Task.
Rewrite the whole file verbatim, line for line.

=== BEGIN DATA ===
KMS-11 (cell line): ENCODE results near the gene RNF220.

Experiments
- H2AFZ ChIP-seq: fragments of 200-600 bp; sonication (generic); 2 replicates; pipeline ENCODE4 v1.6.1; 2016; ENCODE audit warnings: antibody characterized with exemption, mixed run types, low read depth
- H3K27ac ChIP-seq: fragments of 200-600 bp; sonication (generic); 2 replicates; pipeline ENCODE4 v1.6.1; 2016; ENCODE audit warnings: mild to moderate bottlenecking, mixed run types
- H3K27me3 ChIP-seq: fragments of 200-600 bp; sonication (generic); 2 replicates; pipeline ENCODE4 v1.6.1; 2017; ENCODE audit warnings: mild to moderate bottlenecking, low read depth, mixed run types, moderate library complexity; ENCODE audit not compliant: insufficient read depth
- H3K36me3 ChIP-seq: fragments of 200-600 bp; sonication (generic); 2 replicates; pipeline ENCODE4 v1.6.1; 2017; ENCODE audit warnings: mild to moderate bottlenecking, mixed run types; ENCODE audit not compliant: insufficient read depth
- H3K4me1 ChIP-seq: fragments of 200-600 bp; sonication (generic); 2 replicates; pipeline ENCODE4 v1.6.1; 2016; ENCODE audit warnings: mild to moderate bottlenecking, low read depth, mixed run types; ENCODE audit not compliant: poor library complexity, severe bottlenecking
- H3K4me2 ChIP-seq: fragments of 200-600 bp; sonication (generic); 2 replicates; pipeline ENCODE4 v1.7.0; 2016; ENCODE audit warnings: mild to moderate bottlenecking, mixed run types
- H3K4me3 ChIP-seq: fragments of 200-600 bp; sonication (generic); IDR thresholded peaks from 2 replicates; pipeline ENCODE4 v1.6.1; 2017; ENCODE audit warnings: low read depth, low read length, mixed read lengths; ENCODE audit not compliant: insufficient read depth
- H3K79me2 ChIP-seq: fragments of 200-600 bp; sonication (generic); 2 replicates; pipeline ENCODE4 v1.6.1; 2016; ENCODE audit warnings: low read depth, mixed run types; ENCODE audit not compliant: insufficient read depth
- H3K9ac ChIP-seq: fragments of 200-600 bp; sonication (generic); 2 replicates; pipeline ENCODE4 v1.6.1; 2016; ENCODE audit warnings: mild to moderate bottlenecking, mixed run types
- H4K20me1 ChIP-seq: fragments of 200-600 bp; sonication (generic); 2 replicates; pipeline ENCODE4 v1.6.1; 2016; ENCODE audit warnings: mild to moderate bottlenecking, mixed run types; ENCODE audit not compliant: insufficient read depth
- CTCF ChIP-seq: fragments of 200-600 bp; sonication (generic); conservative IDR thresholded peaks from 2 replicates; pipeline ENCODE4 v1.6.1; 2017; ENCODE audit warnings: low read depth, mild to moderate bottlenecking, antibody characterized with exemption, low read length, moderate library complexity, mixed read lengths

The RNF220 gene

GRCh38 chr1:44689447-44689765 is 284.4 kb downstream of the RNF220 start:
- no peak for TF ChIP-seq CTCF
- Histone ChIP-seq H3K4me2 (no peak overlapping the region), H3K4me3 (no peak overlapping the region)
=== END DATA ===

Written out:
KMS-11 (cell line): ENCODE results near the gene RNF220.

Experiments
- H2AFZ ChIP-seq: fragments of 200-600 bp; sonication (generic); 2 replicates; pipeline ENCODE4 v1.6.1; 2016; ENCODE audit warnings: antibody characterized with exemption, mixed run types, low read depth
- H3K27ac ChIP-seq: fragments of 200-600 bp; sonication (generic); 2 replicates; pipeline ENCODE4 v1.6.1; 2016; ENCODE audit warnings: mild to moderate bottlenecking, mixed run types
- H3K27me3 ChIP-seq: fragments of 200-600 bp; sonication (generic); 2 replicates; pipeline ENCODE4 v1.6.1; 2017; ENCODE audit warnings: mild to moderate bottlenecking, low read depth, mixed run types, moderate library complexity; ENCODE audit not compliant: insufficient read depth
- H3K36me3 ChIP-seq: fragments of 200-600 bp; sonication (generic); 2 replicates; pipeline ENCODE4 v1.6.1; 2017; ENCODE audit warnings: mild to moderate bottlenecking, mixed run types; ENCODE audit not compliant: insufficient read depth
- H3K4me1 ChIP-seq: fragments of 200-600 bp; sonication (generic); 2 replicates; pipeline ENCODE4 v1.6.1; 2016; ENCODE audit warnings: mild to moderate bottlenecking, low read depth, mixed run types; ENCODE audit not compliant: poor library complexity, severe bottlenecking
- H3K4me2 ChIP-seq: fragments of 200-600 bp; sonication (generic); 2 replicates; pipeline ENCODE4 v1.7.0; 2016; ENCODE audit warnings: mild to moderate bottlenecking, mixed run types
- H3K4me3 ChIP-seq: fragments of 200-600 bp; sonication (generic); IDR thresholded peaks from 2 replicates; pipeline ENCODE4 v1.6.1; 2017; ENCODE audit warnings: low read depth, low read length, mixed read lengths; ENCODE audit not compliant: insufficient read depth
- H3K79me2 ChIP-seq: fragments of 200-600 bp; sonication (generic); 2 replicates; pipeline ENCODE4 v1.6.1; 2016; ENCODE audit warnings: low read depth, mixed run types; ENCODE audit not compliant: insufficient read depth
- H3K9ac ChIP-seq: fragments of 200-600 bp; sonication (generic); 2 replicates; pipeline ENCODE4 v1.6.1; 2016; ENCODE audit warnings: mild to moderate bottlenecking, mixed run types
- H4K20me1 ChIP-seq: fragments of 200-600 bp; sonication (generic); 2 replicates; pipeline ENCODE4 v1.6.1; 2016; ENCODE audit warnings: mild to moderate bottlenecking, mixed run types; ENCODE audit not compliant: insufficient read depth
- CTCF ChIP-seq: fragments of 200-600 bp; sonication (generic); conservative IDR thresholded peaks from 2 replicates; pipeline ENCODE4 v1.6.1; 2017; ENCODE audit warnings: low read depth, mild to moderate bottlenecking, antibody characterized with exemption, low read length, moderate library complexity, mixed read lengths

The RNF220 gene

GRCh38 chr1:44689447-44689765 is 284.4 kb downstream of the RNF220 start:
- no peak for TF ChIP-seq CTCF
- Histone ChIP-seq H3K4me2 (no peak overlapping the region), H3K4me3 (no peak overlapping the region)